6. Angels & Spaceships by Fredric Brown (1/12/14)
7. Shake Hands Forever by Ruth Rendell (1/13/14)
8. The Wonder Chamber by Mary Malloy (1/15/14)
9. Triumph by Philip Wylie (1/18/14)
10. The Xibalba Murders by Lyn Hamilton (1/18/14)
11. The Kingdom by the Sea by Paul Theroux (1/20/14)
12. Seven Footprints to Satan by A. Merritt (1/22/14)
13. The Winter Murder Case by S. S. Van Dine (1/23/14) 
14. Death on the Aisle by Frances & Richard Lockridge (1/24/14)
15. The Adventure of the Eleven Cuff-Buttons by James Francis Thierry (1/26/14)
16. Other Times, Other Worlds by John D. MacDonald (1/26/14) 
17. Too Much of Water by Bruce Hamilton (1/27/14)
18. Do Androids Dream of Electric Sheep? by Philip K. Dick (1/29/14) 
19. Darkness at Pemberley by T. H. White (1/30/14) 
20. Death by Chick Lit by Lynn Harris (2/1/14) 
21. Exit Actors, Dying by Margot Arnold (2/4/14) 
22. Where There's Love, There's Hate by Adolfo Bioy Casares & Silvina Ocampo (2/5/14) 
23. Shelf Life by Douglas Clark (2/6/14) 
24. Gambit by Rex Stout (2/8/14) 
25. You Can Write a Mystery by Gillian Roberts (2/9/14) 
26. Dandy Gilver & the Proper Treatment of Bloodstains by Catriona McPherson (2/12/14) 
27. Death Walks on Cat Feet by D. B. Olsen (2/13/14) 
28. Cursed in the Act by Raymond Buckland (2/16/14)
29. Made Up to Kill by Kelley Roos (2/18/14)
30. XCIA's Street Art Project by Hank O'Neal (2/20/14) 
31. Ellery Queen's 20th Anniversary Annual by Ellery Queen, ed (2/22/14)
32. The Sound of Broken Glass by Deborah Crombie (2/25/14) 
33. The Purple Parrot by Clyde Clason (2/25/14) 
34. To Kingdom Come by Will Thomas (2/26/14)
35. The Man in the High Castle by Philip K Dick (2/27/14) 
36. The Darker the Night by Herbert Brean (3/3/14) 
37. India's Love Lyrics by Laurence Hope (3/4/14) 
38. Murder in the Vatican by Ann Margaret Lewis (3/5/14) 
39. The Poisoned Island by Lloyd Shepherd (3/8/14) 
40. It's Not All Flowers & Sausages by Jennifer Scoggin (3/10/14) 
41. Vicious Circle by Douglas Clark (3/11/14) 
42. A Girl Walks Into a Bar by Helena S. Paige (3/12/14)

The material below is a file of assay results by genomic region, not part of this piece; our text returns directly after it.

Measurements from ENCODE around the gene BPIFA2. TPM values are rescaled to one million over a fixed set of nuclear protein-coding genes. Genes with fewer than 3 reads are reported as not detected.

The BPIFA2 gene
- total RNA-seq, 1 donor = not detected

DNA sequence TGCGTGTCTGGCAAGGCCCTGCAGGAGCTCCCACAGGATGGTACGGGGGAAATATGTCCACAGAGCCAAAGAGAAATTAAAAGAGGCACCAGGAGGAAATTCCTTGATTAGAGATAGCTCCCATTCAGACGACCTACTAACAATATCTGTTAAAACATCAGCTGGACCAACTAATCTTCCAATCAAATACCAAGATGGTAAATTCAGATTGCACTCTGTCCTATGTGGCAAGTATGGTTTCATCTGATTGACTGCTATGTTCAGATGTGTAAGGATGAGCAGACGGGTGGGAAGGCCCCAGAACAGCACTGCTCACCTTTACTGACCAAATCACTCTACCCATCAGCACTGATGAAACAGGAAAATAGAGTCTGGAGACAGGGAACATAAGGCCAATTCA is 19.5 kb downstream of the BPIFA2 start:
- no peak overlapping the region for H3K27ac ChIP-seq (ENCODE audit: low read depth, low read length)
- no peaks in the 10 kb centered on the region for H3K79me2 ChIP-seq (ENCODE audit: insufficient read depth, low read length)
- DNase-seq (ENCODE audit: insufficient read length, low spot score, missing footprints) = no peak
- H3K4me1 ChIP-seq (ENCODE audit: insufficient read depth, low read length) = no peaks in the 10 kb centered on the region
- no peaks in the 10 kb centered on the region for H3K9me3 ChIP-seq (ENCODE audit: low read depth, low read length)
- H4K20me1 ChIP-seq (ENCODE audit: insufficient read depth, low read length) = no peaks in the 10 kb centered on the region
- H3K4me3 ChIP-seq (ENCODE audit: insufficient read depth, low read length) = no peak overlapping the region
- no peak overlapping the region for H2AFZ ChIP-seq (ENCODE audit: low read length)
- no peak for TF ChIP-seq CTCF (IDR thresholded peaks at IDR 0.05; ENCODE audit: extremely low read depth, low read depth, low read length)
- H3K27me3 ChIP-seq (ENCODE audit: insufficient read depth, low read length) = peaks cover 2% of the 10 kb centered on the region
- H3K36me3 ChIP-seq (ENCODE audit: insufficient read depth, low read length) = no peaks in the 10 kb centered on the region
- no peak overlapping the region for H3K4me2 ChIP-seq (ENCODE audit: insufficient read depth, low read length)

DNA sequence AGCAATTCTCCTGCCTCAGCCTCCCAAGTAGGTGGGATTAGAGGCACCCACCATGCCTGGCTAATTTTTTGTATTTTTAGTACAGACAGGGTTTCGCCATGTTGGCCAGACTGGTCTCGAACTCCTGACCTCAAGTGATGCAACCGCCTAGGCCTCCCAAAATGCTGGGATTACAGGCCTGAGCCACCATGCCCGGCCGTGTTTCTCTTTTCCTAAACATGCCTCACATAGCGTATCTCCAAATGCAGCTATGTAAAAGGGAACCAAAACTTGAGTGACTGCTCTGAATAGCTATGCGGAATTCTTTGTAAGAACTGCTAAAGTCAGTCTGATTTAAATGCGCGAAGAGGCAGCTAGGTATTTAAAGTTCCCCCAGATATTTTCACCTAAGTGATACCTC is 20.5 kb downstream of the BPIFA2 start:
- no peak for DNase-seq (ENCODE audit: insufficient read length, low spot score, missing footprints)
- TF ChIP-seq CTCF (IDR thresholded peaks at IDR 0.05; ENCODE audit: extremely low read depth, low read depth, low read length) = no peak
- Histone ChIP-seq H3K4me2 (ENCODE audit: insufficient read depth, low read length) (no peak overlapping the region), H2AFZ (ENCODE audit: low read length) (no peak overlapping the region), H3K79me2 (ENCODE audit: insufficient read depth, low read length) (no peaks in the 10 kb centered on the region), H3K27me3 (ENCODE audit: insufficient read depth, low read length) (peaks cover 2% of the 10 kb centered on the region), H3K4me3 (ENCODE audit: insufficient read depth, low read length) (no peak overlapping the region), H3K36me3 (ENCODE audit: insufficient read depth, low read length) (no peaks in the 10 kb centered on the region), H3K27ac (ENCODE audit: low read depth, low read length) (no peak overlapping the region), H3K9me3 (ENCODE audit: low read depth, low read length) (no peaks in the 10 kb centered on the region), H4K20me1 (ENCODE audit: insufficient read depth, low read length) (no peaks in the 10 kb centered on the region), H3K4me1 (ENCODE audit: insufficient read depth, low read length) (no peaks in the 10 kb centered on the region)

43. Endless Night by Agatha Christie (3/13/14) 
44. John Smith: Last Known Survivor of the Microsoft Wars by Roland Hughes (3/17/14) 
45. Harlan Ellison's 7 Against Chaos by Harlan Ellison (3/17/14)
46. India Black & the Gentleman Thief by Carol K. Carr (3/19/14) 
47. A Tale of Two Biddies by Kylie Logan (3/21/14) 
48. The League of Frightened Men by Rex Stout (3/23/14) 
49. Tut, Tut! Mr. Tutt by Arthur Train (3/25/14) 
50. Grimms' Fairy Tales by the Brothers Grimm (3/28/14)
51. The Clue of the Leather Noose by Donald Bayne Hobart (3/31/14) 
52. The Coral Princess Murders by Frances Crane (4/5/14) 
53. Decoded by Mai Jia (4/5/14) 
54. After I'm Gone by Laura Lippman (4/6/14) 
55. A Hangman's Dozen by Alfred Hitchcock, ed (4/7/14)
56. Naked Is the Best Disguise by Samuel Rosenberg (4/8/14) 
57. The Mammoth Book of the Lost Chronicles of Sherlock Holmes by Denis O. Smith (4/13/14) 
58. Gale Warning by Hammond Innes (4/15/14)
59. Murder at the Museum of Natural History by Michael Jahn (4/18/14) 
60. My Antonia by Willa Cather (4/20/14)
61. Death by the Book by Julianna Deering (4/21/14) 
62. The Lady of Sorrows by Anne Zouroudi (4/26/14)
63. Dorothy Dixon & the Double Cousin by Dorothy Wayne (4/26/14) 
64. For Old Crime's Sake (aka Lucky Jane) by Delano Ames (4/29/14)
65. The Postman Always Rings Twice by James M. Cain (4/29/14) 
66. Faro's Daughter by Georgette Heyer (5/1/14) 
67. Ships of the Line by Doug Drexler & Margaret Clark (eds) [5/1/14] 
68. The Hollow Chocolate Bunnies of the Apocalypse by Robert Rankin (5/6/14)
69. The Greatest Generation by Tom Brokaw (5/9/14) 
70. Death at the Medical Board by Josephine Bell (5/16/14) 
71. Bed-Knob and Broomstick by Mary Norton (5/16/14)
72. Sinners & the Sea by Rebecca Kanner (5/21/14)
73. Whispers of Vivaldi by Beverle Graves Myers (5/21/14) 
74. Mind Fields: The Art of Jacek Yerka/The Fiction of Harlan Ellison by Yerka & Ellison (5/22/14)
75. By the Watchman's Clock by Leslie Ford (5/23/14) 
76. Red Herring by Edward Acheson (5/25/14) 
77. Beyond Uhura: Star Trek & Other Memories by Nichelle Nichols (5/29/14)
78. Steampunk Poe by Edgar Allan Poe; illustrated by Zdenko Basic & Manuel Numberac (5/30/14) 
79. Invisible Green by John Sladek (6/2/14)
80. Thus Was Adonis Murdered by Sarah Caudwell (6/5/14)
81.12.21 by Dustin Thomason (6/6/14)
82. The Laughing Policeman by Maj Sjowall & Per Wahloo (6/8/14)